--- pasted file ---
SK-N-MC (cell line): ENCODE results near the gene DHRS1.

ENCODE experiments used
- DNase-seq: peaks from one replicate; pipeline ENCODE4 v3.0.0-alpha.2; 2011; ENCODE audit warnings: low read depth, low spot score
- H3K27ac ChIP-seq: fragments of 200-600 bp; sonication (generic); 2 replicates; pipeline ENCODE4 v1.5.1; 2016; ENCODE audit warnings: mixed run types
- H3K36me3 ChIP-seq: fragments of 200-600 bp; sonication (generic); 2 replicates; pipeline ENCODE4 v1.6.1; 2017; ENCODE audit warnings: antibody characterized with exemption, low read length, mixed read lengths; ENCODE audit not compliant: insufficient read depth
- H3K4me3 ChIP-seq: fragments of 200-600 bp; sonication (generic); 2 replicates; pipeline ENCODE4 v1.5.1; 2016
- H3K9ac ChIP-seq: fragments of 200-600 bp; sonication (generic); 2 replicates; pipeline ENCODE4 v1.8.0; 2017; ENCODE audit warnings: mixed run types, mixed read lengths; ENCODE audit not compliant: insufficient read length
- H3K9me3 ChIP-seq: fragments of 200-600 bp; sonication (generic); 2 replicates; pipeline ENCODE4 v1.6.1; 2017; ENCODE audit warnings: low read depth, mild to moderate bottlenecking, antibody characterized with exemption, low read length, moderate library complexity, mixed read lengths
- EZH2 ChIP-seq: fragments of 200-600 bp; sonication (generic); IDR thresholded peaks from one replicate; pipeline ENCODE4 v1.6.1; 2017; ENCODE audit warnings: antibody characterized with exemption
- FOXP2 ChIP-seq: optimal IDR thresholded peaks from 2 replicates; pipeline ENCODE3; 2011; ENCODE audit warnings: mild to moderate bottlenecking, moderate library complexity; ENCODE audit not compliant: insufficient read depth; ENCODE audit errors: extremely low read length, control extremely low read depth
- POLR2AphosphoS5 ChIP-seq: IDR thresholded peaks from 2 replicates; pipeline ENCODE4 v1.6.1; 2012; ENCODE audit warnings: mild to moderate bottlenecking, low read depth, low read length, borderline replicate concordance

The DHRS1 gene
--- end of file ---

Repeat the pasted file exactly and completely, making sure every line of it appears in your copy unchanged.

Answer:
SK-N-MC (cell line): ENCODE results near the gene DHRS1.

ENCODE experiments used
- DNase-seq: peaks from one replicate; pipeline ENCODE4 v3.0.0-alpha.2; 2011; ENCODE audit warnings: low read depth, low spot score
- H3K27ac ChIP-seq: fragments of 200-600 bp; sonication (generic); 2 replicates; pipeline ENCODE4 v1.5.1; 2016; ENCODE audit warnings: mixed run types
- H3K36me3 ChIP-seq: fragments of 200-600 bp; sonication (generic); 2 replicates; pipeline ENCODE4 v1.6.1; 2017; ENCODE audit warnings: antibody characterized with exemption, low read length, mixed read lengths; ENCODE audit not compliant: insufficient read depth
- H3K4me3 ChIP-seq: fragments of 200-600 bp; sonication (generic); 2 replicates; pipeline ENCODE4 v1.5.1; 2016
- H3K9ac ChIP-seq: fragments of 200-600 bp; sonication (generic); 2 replicates; pipeline ENCODE4 v1.8.0; 2017; ENCODE audit warnings: mixed run types, mixed read lengths; ENCODE audit not compliant: insufficient read length
- H3K9me3 ChIP-seq: fragments of 200-600 bp; sonication (generic); 2 replicates; pipeline ENCODE4 v1.6.1; 2017; ENCODE audit warnings: low read depth, mild to moderate bottlenecking, antibody characterized with exemption, low read length, moderate library complexity, mixed read lengths
- EZH2 ChIP-seq: fragments of 200-600 bp; sonication (generic); IDR thresholded peaks from one replicate; pipeline ENCODE4 v1.6.1; 2017; ENCODE audit warnings: antibody characterized with exemption
- FOXP2 ChIP-seq: optimal IDR thresholded peaks from 2 replicates; pipeline ENCODE3; 2011; ENCODE audit warnings: mild to moderate bottlenecking, moderate library complexity; ENCODE audit not compliant: insufficient read depth; ENCODE audit errors: extremely low read length, control extremely low read depth
- POLR2AphosphoS5 ChIP-seq: IDR thresholded peaks from 2 replicates; pipeline ENCODE4 v1.6.1; 2012; ENCODE audit warnings: mild to moderate bottlenecking, low read depth, low read length, borderline replicate concordance

The DHRS1 gene